Wednesday, June 24, 2015

Work experience - Lies your high school may not know they told you

Experience is the new black.

College graduates generally earn more than people with only a high school diploma. A 2014 study puts the gap at an average $17,500 per year. High school dropouts have it even worse, making 60% less than college grads. There are a lot of good reasons to get a college degree, and its effect on your earning potential is one of the most important.

But for many industries, the economic value tapers off once you have a bachelor's degree. A recent article in Business Insider listed the 10 most "useless" graduate degrees, where "useless" means that a master's really doesn't improve salaries or unemployment rates. Computer Science and IT graduate degrees made this top 10 list.

I can easily believe those findings. I'm a software professional who has hired (or helped to hire) dozens of software developers and testers in my career. All candidates had undergraduate degrees, and some had graduate. However, not all had work experience. For many hire decisions, relevant work experience can be the main differentiator.

The company that employs me is well-known for being a great place to work. When we open a technical position in Research & Development, hundreds of applications pour in. I do look at a candidate's education, but what I'm truly interested in is their employment history. If the applicant doesn't have one, I'm likely to move that resume to the "Maybe" stack.

Why do I do this? It's because I want new colleagues who know how to tackle business projects, meet deadlines, collaborate with other people, and follow directions. You do not get those skills in college. Unless you have "blow-me-away" education, I'll choose an experienced candidate. Every time.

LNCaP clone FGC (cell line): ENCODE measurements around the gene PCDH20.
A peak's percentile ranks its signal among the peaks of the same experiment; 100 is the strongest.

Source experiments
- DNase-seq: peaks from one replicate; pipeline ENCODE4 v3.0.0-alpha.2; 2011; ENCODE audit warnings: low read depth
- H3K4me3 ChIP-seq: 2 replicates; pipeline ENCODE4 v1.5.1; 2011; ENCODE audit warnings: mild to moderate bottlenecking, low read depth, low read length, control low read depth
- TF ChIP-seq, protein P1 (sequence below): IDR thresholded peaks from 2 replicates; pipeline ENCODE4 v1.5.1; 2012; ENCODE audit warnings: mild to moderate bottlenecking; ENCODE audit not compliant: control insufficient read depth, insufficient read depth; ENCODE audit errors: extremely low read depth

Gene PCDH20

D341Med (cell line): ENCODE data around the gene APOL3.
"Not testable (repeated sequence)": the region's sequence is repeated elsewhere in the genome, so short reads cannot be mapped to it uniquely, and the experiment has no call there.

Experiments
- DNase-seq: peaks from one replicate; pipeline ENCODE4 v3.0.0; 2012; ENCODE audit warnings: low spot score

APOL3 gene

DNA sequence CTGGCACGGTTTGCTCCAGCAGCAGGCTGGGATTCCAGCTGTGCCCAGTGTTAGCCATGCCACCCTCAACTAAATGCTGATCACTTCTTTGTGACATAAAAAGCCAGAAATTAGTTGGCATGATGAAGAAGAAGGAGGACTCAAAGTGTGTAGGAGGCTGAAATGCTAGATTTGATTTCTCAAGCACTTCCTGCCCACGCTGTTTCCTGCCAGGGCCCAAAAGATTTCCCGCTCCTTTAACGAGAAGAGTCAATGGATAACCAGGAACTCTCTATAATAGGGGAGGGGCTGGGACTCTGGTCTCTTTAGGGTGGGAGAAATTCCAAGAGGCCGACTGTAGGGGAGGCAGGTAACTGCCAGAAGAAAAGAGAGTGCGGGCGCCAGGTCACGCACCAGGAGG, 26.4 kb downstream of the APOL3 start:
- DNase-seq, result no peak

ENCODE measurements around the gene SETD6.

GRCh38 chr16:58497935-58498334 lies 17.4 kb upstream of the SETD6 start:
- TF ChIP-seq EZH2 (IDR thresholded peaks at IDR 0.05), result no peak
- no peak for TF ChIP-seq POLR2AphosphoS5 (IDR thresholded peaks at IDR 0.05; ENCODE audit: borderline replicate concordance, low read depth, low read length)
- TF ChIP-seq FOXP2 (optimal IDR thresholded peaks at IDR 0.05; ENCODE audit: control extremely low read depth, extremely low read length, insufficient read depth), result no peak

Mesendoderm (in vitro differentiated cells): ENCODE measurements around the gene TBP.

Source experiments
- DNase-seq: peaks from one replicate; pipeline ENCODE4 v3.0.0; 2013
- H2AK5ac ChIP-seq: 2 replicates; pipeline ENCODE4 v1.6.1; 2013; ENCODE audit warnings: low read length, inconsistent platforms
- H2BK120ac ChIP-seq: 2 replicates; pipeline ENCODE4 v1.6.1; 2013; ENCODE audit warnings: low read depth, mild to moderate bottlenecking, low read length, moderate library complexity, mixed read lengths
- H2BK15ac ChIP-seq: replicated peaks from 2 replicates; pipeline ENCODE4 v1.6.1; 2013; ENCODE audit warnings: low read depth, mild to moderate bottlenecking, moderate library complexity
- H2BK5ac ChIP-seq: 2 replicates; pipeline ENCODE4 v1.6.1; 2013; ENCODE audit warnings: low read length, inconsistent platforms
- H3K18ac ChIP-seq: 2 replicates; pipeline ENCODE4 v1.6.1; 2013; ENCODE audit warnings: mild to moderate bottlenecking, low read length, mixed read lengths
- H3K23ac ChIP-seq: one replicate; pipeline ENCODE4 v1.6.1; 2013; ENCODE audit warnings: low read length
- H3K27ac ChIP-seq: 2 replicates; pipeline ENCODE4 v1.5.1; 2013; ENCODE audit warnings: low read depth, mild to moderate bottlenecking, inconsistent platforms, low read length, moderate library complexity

There are a lot of ways to get experience. Work-study, internships, and volunteer jobs look amazing on resumes. If you can't find any of those opportunities, being self-employed can look good, too.

Start the research now, while you're making the transition from high school to college to career. If you know what you want to major in1, find out if post-graduate education is required. If it's not, discover how much (or little) your education impacts your career and salary goals. And then organize your 5-year plan around that information.

Bottom line: In a competitive job market, work experience might be as critical to your job search as education. So do your research. Know what is expected for your field, and then make a plan that is right for you and your goals.

1 - If you don't know what you want to major in yet, that's fine. You don't have to be in a hurry. Postpone research and plans until you've figured out what you want to do in your first career. 

Other posts in this series:
Online school 


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